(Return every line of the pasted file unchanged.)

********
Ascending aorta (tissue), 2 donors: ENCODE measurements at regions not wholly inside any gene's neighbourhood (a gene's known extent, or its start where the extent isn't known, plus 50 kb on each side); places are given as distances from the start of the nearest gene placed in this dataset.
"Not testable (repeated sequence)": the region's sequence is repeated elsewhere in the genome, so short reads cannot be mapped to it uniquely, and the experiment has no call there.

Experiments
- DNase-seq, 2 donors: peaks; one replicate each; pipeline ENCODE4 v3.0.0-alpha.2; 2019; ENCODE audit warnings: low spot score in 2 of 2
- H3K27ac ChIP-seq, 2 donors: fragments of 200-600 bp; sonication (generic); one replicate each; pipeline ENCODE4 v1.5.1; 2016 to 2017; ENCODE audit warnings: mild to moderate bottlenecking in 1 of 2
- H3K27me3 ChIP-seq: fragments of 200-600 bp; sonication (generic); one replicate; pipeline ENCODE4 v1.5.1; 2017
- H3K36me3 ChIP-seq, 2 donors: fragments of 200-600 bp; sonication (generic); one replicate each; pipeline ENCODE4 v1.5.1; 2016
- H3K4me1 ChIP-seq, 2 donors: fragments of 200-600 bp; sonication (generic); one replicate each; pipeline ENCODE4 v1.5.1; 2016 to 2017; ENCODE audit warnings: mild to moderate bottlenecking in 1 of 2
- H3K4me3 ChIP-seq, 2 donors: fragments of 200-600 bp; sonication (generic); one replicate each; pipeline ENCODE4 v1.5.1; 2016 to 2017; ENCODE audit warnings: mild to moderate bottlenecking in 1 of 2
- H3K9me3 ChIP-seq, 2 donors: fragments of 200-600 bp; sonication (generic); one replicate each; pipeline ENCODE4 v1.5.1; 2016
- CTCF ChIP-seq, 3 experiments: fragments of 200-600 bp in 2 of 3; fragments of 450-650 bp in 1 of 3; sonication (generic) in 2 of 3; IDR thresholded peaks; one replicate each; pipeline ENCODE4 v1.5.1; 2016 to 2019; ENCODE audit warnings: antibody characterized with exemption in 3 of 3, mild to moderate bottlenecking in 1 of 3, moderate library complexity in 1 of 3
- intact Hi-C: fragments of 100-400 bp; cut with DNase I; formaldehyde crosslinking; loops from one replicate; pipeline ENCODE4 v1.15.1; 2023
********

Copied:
Ascending aorta (tissue), 2 donors: ENCODE measurements at regions not wholly inside any gene's neighbourhood (a gene's known extent, or its start where the extent isn't known, plus 50 kb on each side); places are given as distances from the start of the nearest gene placed in this dataset.
"Not testable (repeated sequence)": the region's sequence is repeated elsewhere in the genome, so short reads cannot be mapped to it uniquely, and the experiment has no call there.

Experiments
- DNase-seq, 2 donors: peaks; one replicate each; pipeline ENCODE4 v3.0.0-alpha.2; 2019; ENCODE audit warnings: low spot score in 2 of 2
- H3K27ac ChIP-seq, 2 donors: fragments of 200-600 bp; sonication (generic); one replicate each; pipeline ENCODE4 v1.5.1; 2016 to 2017; ENCODE audit warnings: mild to moderate bottlenecking in 1 of 2
- H3K27me3 ChIP-seq: fragments of 200-600 bp; sonication (generic); one replicate; pipeline ENCODE4 v1.5.1; 2017
- H3K36me3 ChIP-seq, 2 donors: fragments of 200-600 bp; sonication (generic); one replicate each; pipeline ENCODE4 v1.5.1; 2016
- H3K4me1 ChIP-seq, 2 donors: fragments of 200-600 bp; sonication (generic); one replicate each; pipeline ENCODE4 v1.5.1; 2016 to 2017; ENCODE audit warnings: mild to moderate bottlenecking in 1 of 2
- H3K4me3 ChIP-seq, 2 donors: fragments of 200-600 bp; sonication (generic); one replicate each; pipeline ENCODE4 v1.5.1; 2016 to 2017; ENCODE audit warnings: mild to moderate bottlenecking in 1 of 2
- H3K9me3 ChIP-seq, 2 donors: fragments of 200-600 bp; sonication (generic); one replicate each; pipeline ENCODE4 v1.5.1; 2016
- CTCF ChIP-seq, 3 experiments: fragments of 200-600 bp in 2 of 3; fragments of 450-650 bp in 1 of 3; sonication (generic) in 2 of 3; IDR thresholded peaks; one replicate each; pipeline ENCODE4 v1.5.1; 2016 to 2019; ENCODE audit warnings: antibody characterized with exemption in 3 of 3, mild to moderate bottlenecking in 1 of 3, moderate library complexity in 1 of 3
- intact Hi-C: fragments of 100-400 bp; cut with DNase I; formaldehyde crosslinking; loops from one replicate; pipeline ENCODE4 v1.15.1; 2023